OMAHA -- For two Buena Vista University students, the fall 2001 semester promised to be an unforgettable experience.
It was unforgettable, all right, but not for the reasons they had expected when arriving in Washington, D.C., in August.
Nick Beard and Scott Going both had secured internships -- Beard at the Rockville (Maryland) Public Defender's Office, Going at the U.S. State Department -- and were adjusting to life in the nation's capital. They'd become accustomed to sharing Metro subway commutes with hundreds of people in military uniforms who would exit at the Pentagon office complex, just four stops from the station near the apartment Beard and Going shared.
The two Omaha natives, both seniors, members of the Buena Vista baseball team and on track to graduate the following May, had settled into their new routines by Sept. 11, when they found themselves with an up-close view of history.
Going had just arrived that morning at the State Department's Foreign Service Institute, where he did research and gathered data used to educate diplomats preparing to go overseas, when he heard about airliners crashing into the World Trade Center's twin towers in New York. Located about a mile from the Pentagon, his office building had an open area with televisions, and he stopped to watch coverage of the tragedy with other State Department workers.
"We were watching the TVs. When the plane hit the Pentagon, it rattled the windows and I saw all the birds take off," Going said, recalling one of the few details he remembers from that day. "I had just turned to look outside, and I saw the windows shake."
His building was evacuated. The Pentagon was not visible from Going's building, but he could see the smoke billowing skyward.
In Rockville, Maryland, Beard, too, had heard of the plane crashes in New York while driving to work with a fellow intern. He arrived at the county courthouse, where he worked as an investigator in the public defender's office, and stopped to watch TV with others.
"Just like the rest of America, we watched it on TV, and then the Pentagon got hit," Beard said. "I can still see every face of the eight or nine people I was with that day."
A 25-30-minute drive from the Pentagon, Beard said he felt safe, knowing he wasn't near other possible targets. He was sent home, but wasn't able to get there. His route took him past the Pentagon, which by that time was blocked by a number of armed military Humvees preventing traffic from getting near.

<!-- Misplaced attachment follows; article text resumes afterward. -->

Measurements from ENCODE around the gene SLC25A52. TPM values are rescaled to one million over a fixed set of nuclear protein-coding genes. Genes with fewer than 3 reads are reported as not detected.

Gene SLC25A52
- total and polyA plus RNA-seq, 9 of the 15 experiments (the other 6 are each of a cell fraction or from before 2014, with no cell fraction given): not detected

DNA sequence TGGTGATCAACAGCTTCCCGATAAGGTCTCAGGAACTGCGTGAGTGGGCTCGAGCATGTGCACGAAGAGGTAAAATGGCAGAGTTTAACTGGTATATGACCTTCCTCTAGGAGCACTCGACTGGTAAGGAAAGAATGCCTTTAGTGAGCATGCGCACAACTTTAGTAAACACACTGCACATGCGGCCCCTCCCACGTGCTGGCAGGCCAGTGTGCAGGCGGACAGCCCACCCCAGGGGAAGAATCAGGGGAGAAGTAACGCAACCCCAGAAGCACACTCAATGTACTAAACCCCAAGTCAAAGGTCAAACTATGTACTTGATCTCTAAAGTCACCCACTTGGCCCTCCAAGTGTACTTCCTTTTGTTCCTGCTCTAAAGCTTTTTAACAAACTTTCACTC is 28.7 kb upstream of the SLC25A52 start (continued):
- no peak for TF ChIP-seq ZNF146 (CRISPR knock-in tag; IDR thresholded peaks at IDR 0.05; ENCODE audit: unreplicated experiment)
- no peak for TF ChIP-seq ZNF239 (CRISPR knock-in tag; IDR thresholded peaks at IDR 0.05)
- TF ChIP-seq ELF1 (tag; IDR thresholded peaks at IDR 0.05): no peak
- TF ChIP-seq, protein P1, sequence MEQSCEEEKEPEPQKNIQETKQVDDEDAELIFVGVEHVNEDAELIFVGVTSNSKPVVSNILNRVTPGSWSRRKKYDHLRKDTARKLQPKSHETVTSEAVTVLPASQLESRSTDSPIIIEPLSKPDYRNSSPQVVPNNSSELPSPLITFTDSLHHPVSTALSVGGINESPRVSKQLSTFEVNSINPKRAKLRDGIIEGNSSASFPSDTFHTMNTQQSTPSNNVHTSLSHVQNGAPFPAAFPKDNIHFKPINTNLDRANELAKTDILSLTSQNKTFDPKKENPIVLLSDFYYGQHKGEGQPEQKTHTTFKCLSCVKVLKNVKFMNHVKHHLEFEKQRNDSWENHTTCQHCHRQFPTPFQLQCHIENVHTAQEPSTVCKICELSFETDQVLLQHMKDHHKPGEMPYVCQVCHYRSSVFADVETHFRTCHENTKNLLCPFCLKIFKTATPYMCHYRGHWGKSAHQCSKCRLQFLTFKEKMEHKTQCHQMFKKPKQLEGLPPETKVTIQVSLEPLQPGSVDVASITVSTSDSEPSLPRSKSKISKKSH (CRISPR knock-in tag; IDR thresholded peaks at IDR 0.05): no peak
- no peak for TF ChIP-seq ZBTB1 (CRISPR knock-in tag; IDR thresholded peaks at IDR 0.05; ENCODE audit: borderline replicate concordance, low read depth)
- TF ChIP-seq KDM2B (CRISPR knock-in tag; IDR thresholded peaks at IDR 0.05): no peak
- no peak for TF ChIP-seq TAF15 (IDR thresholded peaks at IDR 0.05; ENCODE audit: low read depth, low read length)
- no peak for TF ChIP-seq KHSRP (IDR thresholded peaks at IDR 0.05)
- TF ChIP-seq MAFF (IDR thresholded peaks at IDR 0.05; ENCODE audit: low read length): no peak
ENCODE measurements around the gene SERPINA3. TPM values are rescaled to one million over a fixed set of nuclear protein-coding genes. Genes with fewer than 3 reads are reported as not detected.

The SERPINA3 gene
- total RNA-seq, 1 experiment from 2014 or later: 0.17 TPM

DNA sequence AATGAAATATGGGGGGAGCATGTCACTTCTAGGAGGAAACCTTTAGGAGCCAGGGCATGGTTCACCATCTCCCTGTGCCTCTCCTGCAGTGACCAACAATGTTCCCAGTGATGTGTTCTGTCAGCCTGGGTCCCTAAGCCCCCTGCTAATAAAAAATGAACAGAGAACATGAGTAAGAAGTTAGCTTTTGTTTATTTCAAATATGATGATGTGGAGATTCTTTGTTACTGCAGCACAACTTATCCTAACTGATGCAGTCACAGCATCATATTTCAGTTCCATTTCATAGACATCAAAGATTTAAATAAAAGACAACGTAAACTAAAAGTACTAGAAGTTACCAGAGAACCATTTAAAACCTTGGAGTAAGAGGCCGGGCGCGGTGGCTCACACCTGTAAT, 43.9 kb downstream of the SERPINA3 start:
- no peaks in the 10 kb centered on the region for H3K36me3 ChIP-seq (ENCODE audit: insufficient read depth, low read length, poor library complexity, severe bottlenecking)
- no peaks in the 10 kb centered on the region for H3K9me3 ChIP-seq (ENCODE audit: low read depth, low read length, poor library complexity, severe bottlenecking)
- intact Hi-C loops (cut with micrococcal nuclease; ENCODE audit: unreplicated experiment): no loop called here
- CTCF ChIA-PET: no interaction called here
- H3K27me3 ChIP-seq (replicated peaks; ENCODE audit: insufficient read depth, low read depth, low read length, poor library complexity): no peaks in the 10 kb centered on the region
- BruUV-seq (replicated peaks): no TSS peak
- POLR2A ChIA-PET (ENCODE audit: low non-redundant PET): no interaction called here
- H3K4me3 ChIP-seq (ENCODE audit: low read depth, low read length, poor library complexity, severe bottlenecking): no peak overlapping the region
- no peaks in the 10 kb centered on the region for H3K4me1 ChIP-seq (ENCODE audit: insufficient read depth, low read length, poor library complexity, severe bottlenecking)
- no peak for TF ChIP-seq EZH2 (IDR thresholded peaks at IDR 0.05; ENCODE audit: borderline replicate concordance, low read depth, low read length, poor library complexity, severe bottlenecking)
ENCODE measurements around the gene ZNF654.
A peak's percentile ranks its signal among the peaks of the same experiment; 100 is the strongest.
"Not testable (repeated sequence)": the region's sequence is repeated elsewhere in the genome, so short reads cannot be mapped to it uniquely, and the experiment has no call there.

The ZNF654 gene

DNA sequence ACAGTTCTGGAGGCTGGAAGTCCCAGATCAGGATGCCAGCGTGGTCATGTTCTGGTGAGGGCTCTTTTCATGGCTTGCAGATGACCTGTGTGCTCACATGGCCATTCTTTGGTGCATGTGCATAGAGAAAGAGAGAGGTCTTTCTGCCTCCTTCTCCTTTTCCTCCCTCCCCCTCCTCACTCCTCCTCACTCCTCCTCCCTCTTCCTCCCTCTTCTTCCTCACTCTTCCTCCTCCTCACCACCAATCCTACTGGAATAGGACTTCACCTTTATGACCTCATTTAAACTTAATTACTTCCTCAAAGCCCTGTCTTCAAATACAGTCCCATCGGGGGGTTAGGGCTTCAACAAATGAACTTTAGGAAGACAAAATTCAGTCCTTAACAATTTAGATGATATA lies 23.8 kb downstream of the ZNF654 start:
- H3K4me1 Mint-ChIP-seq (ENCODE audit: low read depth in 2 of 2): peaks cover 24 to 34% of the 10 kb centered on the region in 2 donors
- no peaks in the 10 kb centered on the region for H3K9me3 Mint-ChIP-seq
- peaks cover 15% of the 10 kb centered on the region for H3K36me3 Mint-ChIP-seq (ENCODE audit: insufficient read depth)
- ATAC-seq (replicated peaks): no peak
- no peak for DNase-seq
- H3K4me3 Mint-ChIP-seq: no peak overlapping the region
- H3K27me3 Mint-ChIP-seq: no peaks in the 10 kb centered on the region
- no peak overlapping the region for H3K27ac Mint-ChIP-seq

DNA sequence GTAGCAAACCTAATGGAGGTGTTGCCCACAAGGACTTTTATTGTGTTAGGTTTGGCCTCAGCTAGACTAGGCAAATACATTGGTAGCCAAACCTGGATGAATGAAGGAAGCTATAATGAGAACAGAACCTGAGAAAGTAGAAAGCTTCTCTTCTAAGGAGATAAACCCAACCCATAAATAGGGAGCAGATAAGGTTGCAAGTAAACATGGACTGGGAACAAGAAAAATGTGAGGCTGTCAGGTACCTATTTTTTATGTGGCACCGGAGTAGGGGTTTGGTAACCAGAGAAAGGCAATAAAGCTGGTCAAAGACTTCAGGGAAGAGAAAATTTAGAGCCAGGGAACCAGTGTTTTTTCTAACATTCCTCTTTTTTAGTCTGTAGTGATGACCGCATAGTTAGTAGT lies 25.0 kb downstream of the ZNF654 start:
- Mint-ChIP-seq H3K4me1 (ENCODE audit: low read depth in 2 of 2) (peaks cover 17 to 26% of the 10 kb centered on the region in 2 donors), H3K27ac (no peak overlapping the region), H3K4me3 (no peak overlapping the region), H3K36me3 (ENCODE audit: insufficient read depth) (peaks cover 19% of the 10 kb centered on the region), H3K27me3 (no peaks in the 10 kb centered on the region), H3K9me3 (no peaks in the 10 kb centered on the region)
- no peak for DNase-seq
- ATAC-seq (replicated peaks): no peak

"We couldn't get to our place because we had to take the interstate past the Pentagon," said Beard, who spent the night at a friend's place.
Cellphone technology not being what it is now, both Beard and Going tried to contact their families to let them know they were OK. Both finally got through later in the afternoon, calming the nerves of their worried mothers.
The rest of the night and following days were spent watching television coverage before they returned to work later in the week.
"The city was at a standstill," Beard said. "To see it all shut down and just stop was the weirdest thing."
With all the confusion of that day, Going said he never felt scared, but also has few distinct memories of what he did. He caught a ride part of the way home with another office worker and walked the rest of the way to his apartment.
"What I do remember is every police station and fire station we went by had one of those Army Humvees parked in front," he said.
In the weeks that followed, Going, now a lawyer in Omaha, said it was strange to drive past the Pentagon, the massive white structure now stained black from the smoke and fire where the terrorists had crashed the plane.
Beard said it was surreal to watch TV coverage of the aftermath at the Pentagon, knowing he was minutes from the scene.
"You turn on the TV and know you're only eight minutes from where it's happening," he said. "I can see myself sitting on my couch in my apartment and watching all that coverage."
He thought of the 125 people killed at the Pentagon, figuring he'd probably ridden the subway with some of them in the days leading up to the attacks. Other memories return every year on Sept. 11, when he watches documentaries and other specials commemorating the anniversary.